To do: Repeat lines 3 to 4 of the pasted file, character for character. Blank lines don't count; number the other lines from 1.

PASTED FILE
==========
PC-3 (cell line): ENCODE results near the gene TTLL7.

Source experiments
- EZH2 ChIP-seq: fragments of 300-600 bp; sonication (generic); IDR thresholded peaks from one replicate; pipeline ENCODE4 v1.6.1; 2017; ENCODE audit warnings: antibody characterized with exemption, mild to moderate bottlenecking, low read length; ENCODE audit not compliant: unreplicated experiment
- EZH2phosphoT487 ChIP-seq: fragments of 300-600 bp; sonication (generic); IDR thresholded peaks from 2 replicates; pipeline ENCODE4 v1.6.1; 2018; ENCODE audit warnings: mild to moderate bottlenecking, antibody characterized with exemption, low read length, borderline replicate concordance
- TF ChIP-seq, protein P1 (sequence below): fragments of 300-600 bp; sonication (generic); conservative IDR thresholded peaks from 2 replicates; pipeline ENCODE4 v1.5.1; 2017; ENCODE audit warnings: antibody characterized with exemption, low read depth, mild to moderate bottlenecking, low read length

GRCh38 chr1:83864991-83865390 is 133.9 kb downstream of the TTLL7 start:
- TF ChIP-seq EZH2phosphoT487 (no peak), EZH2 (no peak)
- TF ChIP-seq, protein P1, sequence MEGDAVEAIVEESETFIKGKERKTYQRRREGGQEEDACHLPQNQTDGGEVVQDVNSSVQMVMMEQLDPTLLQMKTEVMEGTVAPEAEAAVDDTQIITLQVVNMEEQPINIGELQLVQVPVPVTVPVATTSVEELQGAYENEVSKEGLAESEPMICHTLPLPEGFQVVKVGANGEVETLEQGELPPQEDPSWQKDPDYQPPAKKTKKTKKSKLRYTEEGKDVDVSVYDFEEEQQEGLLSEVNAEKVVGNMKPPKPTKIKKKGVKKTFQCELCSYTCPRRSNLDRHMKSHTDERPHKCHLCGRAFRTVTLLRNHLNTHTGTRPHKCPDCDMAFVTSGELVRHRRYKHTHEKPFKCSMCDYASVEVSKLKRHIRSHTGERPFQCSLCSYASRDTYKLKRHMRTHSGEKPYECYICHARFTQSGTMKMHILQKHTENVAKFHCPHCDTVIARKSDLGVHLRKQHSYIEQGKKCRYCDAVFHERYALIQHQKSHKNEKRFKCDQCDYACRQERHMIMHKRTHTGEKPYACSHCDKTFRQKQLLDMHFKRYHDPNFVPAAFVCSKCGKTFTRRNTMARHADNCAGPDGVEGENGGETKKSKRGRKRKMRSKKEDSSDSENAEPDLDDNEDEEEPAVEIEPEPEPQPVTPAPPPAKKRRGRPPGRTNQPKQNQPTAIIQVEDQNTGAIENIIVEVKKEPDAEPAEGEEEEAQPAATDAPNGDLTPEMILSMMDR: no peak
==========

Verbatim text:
- EZH2 ChIP-seq: fragments of 300-600 bp; sonication (generic); IDR thresholded peaks from one replicate; pipeline ENCODE4 v1.6.1; 2017; ENCODE audit warnings: antibody characterized with exemption, mild to moderate bottlenecking, low read length; ENCODE audit not compliant: unreplicated experiment
- EZH2phosphoT487 ChIP-seq: fragments of 300-600 bp; sonication (generic); IDR thresholded peaks from 2 replicates; pipeline ENCODE4 v1.6.1; 2018; ENCODE audit warnings: mild to moderate bottlenecking, antibody characterized with exemption, low read length, borderline replicate concordance